HUSQVARNA’S FUEL-INJECTED TWO-STROKES
2018 HUSQVARNA TE 250i AND TE 300i
Iwoke up early at the 1000 Peaks Lodge at the Panorama Mountain Resort in British Columbia, Canada. I put my gear on and walked down to the base of the ski lift where a total of 30 new Husqvarna TE 250i and TE 300i machines were waiting. This was the new model launch for Husky’s fuel-injected two-strokes, and it was a very good day to be a magazine test rider.
The group of us from different magazines, and even different countries, were separated into four groups and sent up the mountain four times that day, twice on each testbike. We were accompanied by two tour guides—one to lead and one to push (and make sure none of us got stuck or left behind). My group rode TE 300i’s on our first trip up the mountain. The 300 is not coming to the United States in 2018—only the 250i is—but Husqvarna gave us the day to try both.
As for the details on these bikes, both the TE 250i and TE 300i have a new engine management system (EMS) that utilizes a new electronic control unit (ECU) that gathers information from five sensors in the engine to continually adjust for altitude and temperature changes. The engine is fed by a 39mm Dell’orto throttle body where the oil is mixed into the air charge, and the cylinder has two fuel injectors that feed the fuel at the transfer ports at the back of the cylinder. The engine oil is stored in a separate tank and is fed into the intake based on the EMS requirements. In the suspension department, the WP Xplor fork receives new outer tubes and stiffer settings, while the front and rear braking systems are Magura units—a change from Brembo on previous Huskys.
What this all means is, we have a bike with an engine that keeps what’s good about twostrokes and loses a lot of what’s not so good. For instance, we let the 300s warm up for a little less than a minute before taking them a quarter of a mile up the main ski slope and turning onto a tight single-track trail. This first part of our ride was very technical, as we were faced with small rocks, tree roots, small streams, and constant switchbacks. It was so tight that I rode it mostly in first gear. I immediately noticed how I could lug the engine at super-low rpm to help the bike maintain traction.
After coming out of the tight single-track, we rode on a fire road that took us near the top of the mountain. Our tour guide stopped and pointed to a steep hill climb and asked if any of us wanted to try it. The hill was long, steep, sandy, and didn’t have much run. Naturally, we all made our way to the bottom to give it a shot.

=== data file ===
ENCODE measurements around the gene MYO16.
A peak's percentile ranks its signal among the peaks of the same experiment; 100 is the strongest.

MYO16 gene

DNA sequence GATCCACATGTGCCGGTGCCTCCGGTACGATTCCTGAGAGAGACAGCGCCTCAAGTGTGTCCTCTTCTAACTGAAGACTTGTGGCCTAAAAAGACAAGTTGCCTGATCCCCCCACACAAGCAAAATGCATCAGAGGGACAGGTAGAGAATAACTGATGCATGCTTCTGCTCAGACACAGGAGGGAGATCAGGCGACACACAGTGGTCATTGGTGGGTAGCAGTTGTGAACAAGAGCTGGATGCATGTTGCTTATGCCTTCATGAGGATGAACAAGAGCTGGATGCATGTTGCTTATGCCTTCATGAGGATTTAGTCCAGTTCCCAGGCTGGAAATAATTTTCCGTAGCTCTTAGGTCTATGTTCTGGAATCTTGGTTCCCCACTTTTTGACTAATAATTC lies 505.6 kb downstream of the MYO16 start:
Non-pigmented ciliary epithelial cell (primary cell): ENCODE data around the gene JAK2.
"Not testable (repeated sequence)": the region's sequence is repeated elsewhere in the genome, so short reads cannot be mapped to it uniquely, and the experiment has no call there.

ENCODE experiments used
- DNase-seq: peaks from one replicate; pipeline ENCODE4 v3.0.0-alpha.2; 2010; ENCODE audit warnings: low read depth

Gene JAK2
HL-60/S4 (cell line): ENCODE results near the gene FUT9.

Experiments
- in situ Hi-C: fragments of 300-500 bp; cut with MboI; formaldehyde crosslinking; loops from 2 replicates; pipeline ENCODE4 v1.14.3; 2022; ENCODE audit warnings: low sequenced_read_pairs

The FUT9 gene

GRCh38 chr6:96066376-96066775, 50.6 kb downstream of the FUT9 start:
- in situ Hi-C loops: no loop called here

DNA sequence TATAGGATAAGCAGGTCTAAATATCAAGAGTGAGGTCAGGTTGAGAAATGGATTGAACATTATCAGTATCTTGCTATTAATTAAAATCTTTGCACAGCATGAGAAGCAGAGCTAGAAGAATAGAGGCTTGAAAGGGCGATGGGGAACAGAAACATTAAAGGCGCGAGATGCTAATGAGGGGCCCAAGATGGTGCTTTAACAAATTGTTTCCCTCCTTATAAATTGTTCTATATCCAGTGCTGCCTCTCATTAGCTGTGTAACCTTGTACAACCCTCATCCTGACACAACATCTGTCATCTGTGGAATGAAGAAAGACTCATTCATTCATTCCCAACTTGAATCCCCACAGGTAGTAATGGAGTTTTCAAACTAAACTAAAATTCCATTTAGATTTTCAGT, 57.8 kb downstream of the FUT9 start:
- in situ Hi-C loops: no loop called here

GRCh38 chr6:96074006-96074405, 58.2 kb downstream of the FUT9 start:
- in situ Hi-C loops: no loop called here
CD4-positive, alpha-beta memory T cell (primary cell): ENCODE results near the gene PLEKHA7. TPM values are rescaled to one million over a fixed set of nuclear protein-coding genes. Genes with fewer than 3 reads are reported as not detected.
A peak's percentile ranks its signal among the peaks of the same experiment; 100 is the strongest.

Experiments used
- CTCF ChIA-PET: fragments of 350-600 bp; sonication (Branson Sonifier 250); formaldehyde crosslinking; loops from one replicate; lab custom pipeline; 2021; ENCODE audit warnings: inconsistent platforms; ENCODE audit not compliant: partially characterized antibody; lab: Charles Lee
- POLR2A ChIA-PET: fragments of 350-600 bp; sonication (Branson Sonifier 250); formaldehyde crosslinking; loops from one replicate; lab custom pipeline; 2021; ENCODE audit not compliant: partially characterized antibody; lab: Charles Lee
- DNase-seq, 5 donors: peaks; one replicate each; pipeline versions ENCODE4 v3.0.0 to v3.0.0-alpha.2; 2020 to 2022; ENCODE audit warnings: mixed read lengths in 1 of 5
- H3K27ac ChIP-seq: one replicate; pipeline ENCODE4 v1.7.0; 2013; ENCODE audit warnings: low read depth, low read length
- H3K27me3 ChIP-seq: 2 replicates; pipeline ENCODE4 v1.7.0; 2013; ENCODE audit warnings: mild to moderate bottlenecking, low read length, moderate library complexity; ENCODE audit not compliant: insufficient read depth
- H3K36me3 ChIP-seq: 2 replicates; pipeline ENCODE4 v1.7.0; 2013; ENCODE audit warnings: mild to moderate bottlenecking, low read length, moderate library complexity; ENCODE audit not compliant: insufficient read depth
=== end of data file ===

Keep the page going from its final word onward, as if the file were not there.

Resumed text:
Riding down was a bit intimidating, as there wasn’t really a trail, but we zigzagged our way to the bottom without any issues. I lined up for the hill climb and clicked the bike into third gear. Coming from a trials background, I always hit long hill climbs in third gear because second gear rarely provides enough momentum and speed for such ascents. I revved the bike as high as I could and slipped the clutch before the bike’s rpm took a dive, and I quickly turned back toward the bottom of the hill. Third was apparently too tall for this bike on this particular hill. I tried it again in second and the bike easily pulled all the way to the top. I actually pulled a bit of a wheelie on the way up and had to chop
the throttle to avoid looping out. Yes, the bike can lug, but the top-end power on the TE 300i is also plentiful and didn’t require much momentum from the bottom to crest the top successfully in second gear.
After we all did our best to try to be like Graham Jarvis on the hill climb, we rode the remainder of the fire road to the peak of the mountain. While keeping the throttle steady at about one-third open, I noticed a bit of a surge as if the engine was briefly running really rich and then suddenly hitting the powerband. When I opened the throttle wide open before attacking an obstacle, this was a nonissue. After speaking with one of the Husqvarna technicians, I was likely feeling the power valve opening at this part of the powerband. The preload on the power valve is adjustable, and owners can purchase two optional power valve springs to suit the power to their liking. In fact, the optional springs are the same ones used in the carbureted TE 250 engine.